Authored by: Anna Kent
Publication date: February 2024
Mandates and Missteps is the first comprehensive history of Australian government scholarships to the Pacific, from the first scheme in 1948 to the Australia Awards of 2018. The study of scholarships provides a window into foreign and education policy making, across decades, and the impact such policies have had on individuals and communities. This work demonstrates the broad role these scholarships have played in bilateral relationships between Australia and Pacific Island territories and countries. The famed Colombo Plan is here put in its proper context within international aid and international education history. Australian scholarship programs, it is argued, ultimately reflect Australia, and its perception of itself as a nation in the Pacific, more than the needs of Pacific Island nations. Mandates and Missteps traces Australia’s role as both a coloniser in the Territory of Papua and New Guinea and a participant in the process of decolonisation across the Pacific. This study will be of interest to students and scholars of international development, international education and foreign policy.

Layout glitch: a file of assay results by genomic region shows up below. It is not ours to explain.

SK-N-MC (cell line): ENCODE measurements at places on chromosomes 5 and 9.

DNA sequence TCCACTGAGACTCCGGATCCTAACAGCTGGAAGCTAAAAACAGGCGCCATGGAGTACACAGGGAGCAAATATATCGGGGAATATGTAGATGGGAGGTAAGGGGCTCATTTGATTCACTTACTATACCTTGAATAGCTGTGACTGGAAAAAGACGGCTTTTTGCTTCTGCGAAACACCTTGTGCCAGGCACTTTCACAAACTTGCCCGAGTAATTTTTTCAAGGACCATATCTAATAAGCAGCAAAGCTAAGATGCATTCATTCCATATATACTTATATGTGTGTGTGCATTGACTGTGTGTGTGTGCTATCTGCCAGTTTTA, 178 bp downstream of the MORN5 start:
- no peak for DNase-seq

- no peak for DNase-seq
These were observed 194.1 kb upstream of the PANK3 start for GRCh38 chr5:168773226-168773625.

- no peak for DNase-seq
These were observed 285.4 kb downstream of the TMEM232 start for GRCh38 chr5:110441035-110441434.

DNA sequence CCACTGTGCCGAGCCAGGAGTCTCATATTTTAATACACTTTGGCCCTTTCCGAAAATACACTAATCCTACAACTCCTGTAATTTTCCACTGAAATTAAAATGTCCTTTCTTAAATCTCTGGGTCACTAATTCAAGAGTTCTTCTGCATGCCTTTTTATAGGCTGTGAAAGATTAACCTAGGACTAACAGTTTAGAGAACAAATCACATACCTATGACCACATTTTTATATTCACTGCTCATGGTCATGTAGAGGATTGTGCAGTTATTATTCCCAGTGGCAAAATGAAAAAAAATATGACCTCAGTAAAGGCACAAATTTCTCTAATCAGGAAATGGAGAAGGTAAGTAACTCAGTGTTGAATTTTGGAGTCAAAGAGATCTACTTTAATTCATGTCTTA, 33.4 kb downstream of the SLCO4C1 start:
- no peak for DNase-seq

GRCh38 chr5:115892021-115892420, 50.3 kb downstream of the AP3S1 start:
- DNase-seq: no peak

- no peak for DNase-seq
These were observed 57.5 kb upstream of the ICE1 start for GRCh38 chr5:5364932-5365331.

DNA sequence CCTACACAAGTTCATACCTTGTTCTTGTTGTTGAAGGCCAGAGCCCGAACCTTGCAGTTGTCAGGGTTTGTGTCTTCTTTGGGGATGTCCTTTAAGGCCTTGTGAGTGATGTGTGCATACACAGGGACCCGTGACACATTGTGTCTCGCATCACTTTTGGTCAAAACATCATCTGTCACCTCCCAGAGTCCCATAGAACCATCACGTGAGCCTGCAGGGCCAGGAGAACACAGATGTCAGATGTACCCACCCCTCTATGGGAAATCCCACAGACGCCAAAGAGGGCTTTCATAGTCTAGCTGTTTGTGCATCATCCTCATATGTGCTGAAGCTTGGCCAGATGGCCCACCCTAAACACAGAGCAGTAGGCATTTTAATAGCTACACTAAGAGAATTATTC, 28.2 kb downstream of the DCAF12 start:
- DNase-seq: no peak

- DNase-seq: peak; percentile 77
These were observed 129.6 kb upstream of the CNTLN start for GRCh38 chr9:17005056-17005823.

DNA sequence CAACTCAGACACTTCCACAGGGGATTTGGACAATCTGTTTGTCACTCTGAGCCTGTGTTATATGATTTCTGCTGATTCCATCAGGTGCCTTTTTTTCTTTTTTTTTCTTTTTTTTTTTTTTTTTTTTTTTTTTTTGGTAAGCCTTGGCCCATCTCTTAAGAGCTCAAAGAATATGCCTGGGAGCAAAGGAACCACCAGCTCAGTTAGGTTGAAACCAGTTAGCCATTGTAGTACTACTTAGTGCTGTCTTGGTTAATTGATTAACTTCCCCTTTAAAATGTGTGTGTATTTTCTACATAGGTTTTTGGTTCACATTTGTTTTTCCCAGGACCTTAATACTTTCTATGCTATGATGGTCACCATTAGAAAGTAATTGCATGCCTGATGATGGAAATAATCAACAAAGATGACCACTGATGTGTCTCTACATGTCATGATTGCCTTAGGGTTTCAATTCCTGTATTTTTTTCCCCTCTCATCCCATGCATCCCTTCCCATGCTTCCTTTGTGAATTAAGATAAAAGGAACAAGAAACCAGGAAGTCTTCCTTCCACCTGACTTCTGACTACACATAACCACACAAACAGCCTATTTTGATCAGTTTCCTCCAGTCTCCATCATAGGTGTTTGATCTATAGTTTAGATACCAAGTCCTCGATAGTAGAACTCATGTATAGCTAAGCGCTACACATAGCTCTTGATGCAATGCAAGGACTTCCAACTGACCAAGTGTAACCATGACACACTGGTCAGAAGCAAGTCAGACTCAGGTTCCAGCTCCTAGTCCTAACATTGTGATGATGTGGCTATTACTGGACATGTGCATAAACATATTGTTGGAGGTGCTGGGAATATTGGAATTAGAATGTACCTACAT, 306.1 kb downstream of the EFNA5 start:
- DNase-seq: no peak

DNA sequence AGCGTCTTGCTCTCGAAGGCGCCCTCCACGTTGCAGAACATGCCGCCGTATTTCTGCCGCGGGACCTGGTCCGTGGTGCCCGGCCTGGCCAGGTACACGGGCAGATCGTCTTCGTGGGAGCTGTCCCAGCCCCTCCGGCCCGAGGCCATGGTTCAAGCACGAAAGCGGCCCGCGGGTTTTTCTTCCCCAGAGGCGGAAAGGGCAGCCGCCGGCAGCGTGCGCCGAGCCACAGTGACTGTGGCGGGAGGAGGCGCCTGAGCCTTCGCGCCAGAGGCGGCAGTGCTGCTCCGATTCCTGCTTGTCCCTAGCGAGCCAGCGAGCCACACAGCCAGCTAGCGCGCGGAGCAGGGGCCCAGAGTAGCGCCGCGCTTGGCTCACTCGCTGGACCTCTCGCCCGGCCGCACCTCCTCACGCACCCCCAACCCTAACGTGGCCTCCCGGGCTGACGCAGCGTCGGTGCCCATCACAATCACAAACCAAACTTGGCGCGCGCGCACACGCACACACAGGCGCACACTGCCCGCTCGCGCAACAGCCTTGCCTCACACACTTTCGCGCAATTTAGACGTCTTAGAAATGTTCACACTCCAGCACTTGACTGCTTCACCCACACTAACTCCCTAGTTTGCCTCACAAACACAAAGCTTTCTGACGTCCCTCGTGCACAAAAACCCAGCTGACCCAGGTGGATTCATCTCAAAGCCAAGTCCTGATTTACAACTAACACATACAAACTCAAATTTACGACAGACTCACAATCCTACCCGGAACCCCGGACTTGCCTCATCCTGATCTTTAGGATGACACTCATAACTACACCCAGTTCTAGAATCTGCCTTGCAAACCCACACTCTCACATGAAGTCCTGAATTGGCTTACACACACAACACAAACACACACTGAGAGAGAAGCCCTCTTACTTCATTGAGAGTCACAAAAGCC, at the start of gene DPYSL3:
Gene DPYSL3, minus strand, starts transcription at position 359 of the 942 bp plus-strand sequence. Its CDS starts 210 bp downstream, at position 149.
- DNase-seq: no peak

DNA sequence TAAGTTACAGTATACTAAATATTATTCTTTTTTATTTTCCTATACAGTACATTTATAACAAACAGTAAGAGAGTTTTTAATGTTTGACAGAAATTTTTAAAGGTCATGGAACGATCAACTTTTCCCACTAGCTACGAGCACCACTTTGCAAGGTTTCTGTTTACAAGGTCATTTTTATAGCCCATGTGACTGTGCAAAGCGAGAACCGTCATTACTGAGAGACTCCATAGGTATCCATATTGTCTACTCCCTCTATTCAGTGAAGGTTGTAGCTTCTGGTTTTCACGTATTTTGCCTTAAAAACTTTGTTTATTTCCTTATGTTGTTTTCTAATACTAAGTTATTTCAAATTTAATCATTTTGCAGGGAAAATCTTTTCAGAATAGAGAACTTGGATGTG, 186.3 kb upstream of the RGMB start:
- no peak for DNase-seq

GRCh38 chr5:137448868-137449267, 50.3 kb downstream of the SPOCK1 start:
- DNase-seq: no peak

The Chinese Communist Party »

A 100-Year Trajectory

Publication date: January 2024
This volume brings together an international team of prominent scholars from a range of disciplines, with the aim of investigating the many facets of the Chinese Communist Party’s 100-year trajectory. It combines a level of historical depth mostly found in single-authored monographs with the thematic and disciplinary breadth of an edited volume. This work stands out for its long-term and multiscale approach, offering complex and nuanced insights, eschewing any Party grand narrative, and unravelling underlying trends and logics, composed of adaption but also contradictions, resistance and sometimes setbacks, that may be overlooked when focusing on the short term. Rather than putting forward an overall argument about the nature of the Party, the many perspectives presented in this volume highlight the complex internal dynamics of the Party, the diversity of its roles in relation to the state, as well as in its interaction with society beyond the state. Our historical approach stresses impermanence beyond the apparent permanence of the Party’s organisation and ideology while also bringing to light the recycling of past practices and strategies. Looking at the Party’s evolution over time shows how its founding structures and objectives have had a long-lasting impact as well as how they have been tweaked and rearranged to adapt to the new economic and social environment the Party contributed to creating.